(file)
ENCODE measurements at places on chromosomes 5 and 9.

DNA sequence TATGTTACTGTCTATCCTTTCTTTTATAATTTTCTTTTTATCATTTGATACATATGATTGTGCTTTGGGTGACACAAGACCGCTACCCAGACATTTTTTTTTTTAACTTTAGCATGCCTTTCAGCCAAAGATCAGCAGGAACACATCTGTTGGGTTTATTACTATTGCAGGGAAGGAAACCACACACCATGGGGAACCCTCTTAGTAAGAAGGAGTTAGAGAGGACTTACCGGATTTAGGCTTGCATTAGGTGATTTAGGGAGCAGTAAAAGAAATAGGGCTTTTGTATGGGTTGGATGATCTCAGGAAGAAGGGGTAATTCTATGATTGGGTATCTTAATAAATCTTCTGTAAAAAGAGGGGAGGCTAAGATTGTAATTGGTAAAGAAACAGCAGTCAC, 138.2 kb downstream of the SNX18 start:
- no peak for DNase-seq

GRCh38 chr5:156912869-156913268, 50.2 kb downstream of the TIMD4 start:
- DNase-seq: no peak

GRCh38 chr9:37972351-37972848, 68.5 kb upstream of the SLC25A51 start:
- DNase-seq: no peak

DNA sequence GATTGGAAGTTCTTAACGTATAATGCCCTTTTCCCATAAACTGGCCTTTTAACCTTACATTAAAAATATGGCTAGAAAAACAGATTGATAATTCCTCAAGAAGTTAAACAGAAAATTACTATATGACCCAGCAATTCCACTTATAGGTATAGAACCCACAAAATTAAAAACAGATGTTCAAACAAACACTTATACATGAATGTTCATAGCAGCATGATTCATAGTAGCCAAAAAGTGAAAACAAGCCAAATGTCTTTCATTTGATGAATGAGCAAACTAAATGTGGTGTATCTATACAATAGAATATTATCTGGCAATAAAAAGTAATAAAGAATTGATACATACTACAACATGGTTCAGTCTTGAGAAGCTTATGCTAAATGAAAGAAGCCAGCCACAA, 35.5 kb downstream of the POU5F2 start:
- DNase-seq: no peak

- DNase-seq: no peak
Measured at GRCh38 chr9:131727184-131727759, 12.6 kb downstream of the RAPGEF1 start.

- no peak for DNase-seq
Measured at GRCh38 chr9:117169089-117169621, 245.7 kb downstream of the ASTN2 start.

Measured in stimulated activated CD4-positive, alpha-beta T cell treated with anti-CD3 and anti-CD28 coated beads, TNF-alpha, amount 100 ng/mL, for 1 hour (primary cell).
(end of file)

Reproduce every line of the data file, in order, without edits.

ENCODE measurements at places on chromosomes 5 and 9.

DNA sequence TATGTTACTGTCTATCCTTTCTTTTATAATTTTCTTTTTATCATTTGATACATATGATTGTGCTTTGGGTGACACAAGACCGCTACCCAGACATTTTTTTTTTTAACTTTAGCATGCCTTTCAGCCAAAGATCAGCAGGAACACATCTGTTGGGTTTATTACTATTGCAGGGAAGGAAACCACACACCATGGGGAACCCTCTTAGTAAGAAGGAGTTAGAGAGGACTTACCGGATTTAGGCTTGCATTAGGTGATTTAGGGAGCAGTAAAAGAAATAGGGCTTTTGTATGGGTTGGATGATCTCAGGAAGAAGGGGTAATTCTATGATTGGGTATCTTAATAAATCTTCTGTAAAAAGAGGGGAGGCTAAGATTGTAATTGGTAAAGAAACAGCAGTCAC, 138.2 kb downstream of the SNX18 start:
- no peak for DNase-seq

GRCh38 chr5:156912869-156913268, 50.2 kb downstream of the TIMD4 start:
- DNase-seq: no peak

GRCh38 chr9:37972351-37972848, 68.5 kb upstream of the SLC25A51 start:
- DNase-seq: no peak

DNA sequence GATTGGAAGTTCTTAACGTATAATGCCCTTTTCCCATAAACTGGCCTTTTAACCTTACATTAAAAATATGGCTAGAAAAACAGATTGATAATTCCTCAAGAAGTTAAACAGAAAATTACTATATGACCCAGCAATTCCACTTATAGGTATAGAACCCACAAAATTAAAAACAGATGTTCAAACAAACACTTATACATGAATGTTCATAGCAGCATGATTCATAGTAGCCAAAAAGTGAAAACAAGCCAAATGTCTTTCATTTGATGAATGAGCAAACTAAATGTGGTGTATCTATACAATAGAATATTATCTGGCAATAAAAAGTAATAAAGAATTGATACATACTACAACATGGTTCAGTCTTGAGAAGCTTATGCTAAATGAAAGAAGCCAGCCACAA, 35.5 kb downstream of the POU5F2 start:
- DNase-seq: no peak

- DNase-seq: no peak
Measured at GRCh38 chr9:131727184-131727759, 12.6 kb downstream of the RAPGEF1 start.

- no peak for DNase-seq
Measured at GRCh38 chr9:117169089-117169621, 245.7 kb downstream of the ASTN2 start.

Measured in stimulated activated CD4-positive, alpha-beta T cell treated with anti-CD3 and anti-CD28 coated beads, TNF-alpha, amount 100 ng/mL, for 1 hour (primary cell).